(Charles T. Rabbitt married Mary Killmaster, between Oct. & Dec. 1921 at Maidenhead, Berkshire 2c 1145).


Sevenoaks Chronicle and Kentish Advertiser 09 September 1938.


The Malling Justices on Monday approved alterations to the "Papermaker's Arms."


Plaxtol Local History Group, Ed. Mollie Lewis, Plaxtol Within Living Memory, 1994.

Betty Davey Remembers.

Betty, a member of Plaxtol Local History Group, is the daughter of Charles and Mary Rabbitt, one-time proprietors of the Papermakers' Arms. After she married Jo Davey, whom she met in her A.T.S. days during the war, they came to live in Shields Cottages where they brought up their two sons — a tight fit at times — and Betty is still there. Her father had bought all four of Shields Cottages for just under 1,000 in 1948. Joe Davey will be remembered for the great support he gave to Plaxtol Cricket Club, to which he was treasurer for many years. Betty has worked at Plaxtol School in many capacities since 1961. She has written for us some of her early memories of days at the village inn.

My family moved from Tonbridge to Plaxtol in the early 1930s and spent the next almost 20 years in the Papermakers' Arms. I can still remember the price of beer, which stayed the same for years. Mild was 4d. a pint, bitter 6d. a pint and old was 8d. a pint. Food was not often served, but the man who delivered the lemonade would talk at length and for years after eating it about the boiled bacon and broad beans he had had on one occasion at the Paper-makers' Arms. Mum would cook for darts' suppers and similar functions, always large amounts of rabbit stew. The cabbage or sprouts would be cooked in the copper meant for boiling washing. It had to be fed with wood in the fire, quite a small space, under the boiler, which was also used for heating water for baths.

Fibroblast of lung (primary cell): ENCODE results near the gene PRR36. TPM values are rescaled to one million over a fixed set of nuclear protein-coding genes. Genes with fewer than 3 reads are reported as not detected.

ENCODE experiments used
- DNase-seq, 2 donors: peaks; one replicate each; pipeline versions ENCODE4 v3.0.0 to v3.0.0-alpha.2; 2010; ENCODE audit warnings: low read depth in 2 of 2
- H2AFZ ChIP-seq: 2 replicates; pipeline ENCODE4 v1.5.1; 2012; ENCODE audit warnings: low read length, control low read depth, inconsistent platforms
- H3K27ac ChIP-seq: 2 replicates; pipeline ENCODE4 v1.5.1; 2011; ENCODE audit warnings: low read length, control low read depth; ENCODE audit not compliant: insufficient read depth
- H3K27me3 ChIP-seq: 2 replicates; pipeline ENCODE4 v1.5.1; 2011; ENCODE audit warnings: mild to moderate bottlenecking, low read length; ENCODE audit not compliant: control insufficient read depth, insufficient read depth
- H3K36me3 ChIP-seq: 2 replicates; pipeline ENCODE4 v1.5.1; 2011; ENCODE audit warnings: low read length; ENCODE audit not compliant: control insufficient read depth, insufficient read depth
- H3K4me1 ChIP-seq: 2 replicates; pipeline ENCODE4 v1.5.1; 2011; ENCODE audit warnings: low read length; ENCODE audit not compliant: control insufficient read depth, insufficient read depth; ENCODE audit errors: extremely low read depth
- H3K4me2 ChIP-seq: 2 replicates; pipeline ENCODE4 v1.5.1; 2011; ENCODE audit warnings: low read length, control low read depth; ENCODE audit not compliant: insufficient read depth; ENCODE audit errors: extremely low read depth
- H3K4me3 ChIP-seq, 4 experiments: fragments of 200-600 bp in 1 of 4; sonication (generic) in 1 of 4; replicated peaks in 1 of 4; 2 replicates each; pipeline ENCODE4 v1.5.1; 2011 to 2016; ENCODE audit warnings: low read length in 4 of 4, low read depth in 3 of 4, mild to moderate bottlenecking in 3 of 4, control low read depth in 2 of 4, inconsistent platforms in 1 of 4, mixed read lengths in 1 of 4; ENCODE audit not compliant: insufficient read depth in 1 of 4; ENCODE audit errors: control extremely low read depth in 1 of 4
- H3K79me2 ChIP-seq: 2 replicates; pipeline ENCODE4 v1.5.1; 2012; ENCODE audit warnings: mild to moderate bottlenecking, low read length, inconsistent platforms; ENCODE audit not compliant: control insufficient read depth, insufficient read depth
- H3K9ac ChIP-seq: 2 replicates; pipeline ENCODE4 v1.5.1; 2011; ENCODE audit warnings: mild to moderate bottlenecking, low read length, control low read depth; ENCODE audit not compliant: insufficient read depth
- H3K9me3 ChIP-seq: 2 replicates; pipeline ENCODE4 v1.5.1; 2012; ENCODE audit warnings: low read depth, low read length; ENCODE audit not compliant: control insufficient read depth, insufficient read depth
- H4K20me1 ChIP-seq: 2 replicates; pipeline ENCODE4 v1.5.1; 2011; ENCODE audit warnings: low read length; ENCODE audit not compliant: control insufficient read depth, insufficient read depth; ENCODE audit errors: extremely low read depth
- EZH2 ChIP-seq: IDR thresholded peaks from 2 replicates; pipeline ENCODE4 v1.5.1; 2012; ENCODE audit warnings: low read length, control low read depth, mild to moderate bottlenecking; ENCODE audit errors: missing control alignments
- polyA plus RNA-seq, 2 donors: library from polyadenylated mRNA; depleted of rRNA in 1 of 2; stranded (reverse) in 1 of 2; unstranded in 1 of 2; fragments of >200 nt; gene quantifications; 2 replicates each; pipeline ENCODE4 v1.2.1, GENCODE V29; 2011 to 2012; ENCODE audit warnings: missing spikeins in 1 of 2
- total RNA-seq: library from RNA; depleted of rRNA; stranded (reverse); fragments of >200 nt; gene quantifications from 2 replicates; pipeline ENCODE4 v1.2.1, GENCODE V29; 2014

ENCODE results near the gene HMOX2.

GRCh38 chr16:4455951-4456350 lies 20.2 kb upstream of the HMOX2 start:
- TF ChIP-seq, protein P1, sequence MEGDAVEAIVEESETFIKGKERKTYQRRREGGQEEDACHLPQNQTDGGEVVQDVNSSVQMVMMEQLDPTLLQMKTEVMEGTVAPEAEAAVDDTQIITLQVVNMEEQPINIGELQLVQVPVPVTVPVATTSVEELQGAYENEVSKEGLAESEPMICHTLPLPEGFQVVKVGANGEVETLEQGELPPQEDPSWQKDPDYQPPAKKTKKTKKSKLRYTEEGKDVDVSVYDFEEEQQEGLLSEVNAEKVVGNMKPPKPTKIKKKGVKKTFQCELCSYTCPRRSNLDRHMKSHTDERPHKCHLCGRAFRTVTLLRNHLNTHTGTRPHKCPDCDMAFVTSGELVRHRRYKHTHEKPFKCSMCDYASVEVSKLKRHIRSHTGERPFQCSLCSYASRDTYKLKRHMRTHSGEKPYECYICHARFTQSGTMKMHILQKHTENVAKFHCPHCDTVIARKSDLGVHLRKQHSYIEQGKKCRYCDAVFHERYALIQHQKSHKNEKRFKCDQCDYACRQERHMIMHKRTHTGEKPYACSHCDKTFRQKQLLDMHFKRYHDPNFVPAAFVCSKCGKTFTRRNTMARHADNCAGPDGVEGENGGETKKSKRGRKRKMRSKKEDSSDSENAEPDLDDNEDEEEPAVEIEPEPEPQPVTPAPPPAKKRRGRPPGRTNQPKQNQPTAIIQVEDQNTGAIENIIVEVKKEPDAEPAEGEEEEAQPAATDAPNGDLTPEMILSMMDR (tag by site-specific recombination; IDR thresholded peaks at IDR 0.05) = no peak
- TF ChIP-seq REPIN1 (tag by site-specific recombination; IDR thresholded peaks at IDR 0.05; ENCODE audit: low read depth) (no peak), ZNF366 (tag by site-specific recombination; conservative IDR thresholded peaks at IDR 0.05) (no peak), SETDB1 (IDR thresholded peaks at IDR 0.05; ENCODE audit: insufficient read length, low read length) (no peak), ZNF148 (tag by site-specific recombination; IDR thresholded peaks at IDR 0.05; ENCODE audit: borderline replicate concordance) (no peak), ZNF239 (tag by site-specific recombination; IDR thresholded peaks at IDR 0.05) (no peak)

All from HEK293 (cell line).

Sometimes a man would bring in a large swede or some cherries or some other treat, and Dad would give him a pint, thinking he was probably a bit short of cash — there wasn't much of it about in those days. Once Tom Gunner brought in a lamb. I don't know if its mother had died or couldn't feed it. We — the four kids — would prepare its bottle by putting a red hot poker in a jug of milk. When it stopped hissing it was ready — I don't know what a modern vet would think about that! Larry (although she was a ewe lamb she had to be Larry because Toy Town was so popular on Children's Hour on the wireless) thrived, and used to come for walks with us on a lead. Of course she had to go back to the flock eventually, and, although I never asked, I expect to the butcher in the end. Country children were usually matter-of-fact about such things — they were part of life. Life in the pub got a lot more lively at hop-picking time. The hop pickers from East London seemed almost like another race, so lively and rather free with their language — Mum didn't approve! My sister and I would lean out of the bedroom window to watch them at their high jinks. At the weekends friends and family would come to visit the pickers, and before going home on Sunday evening would ask for a bunch of 'flahrs' to take back to London. I was sent to the garden and allowed to keep the 6d. paid for each bunch. Riches!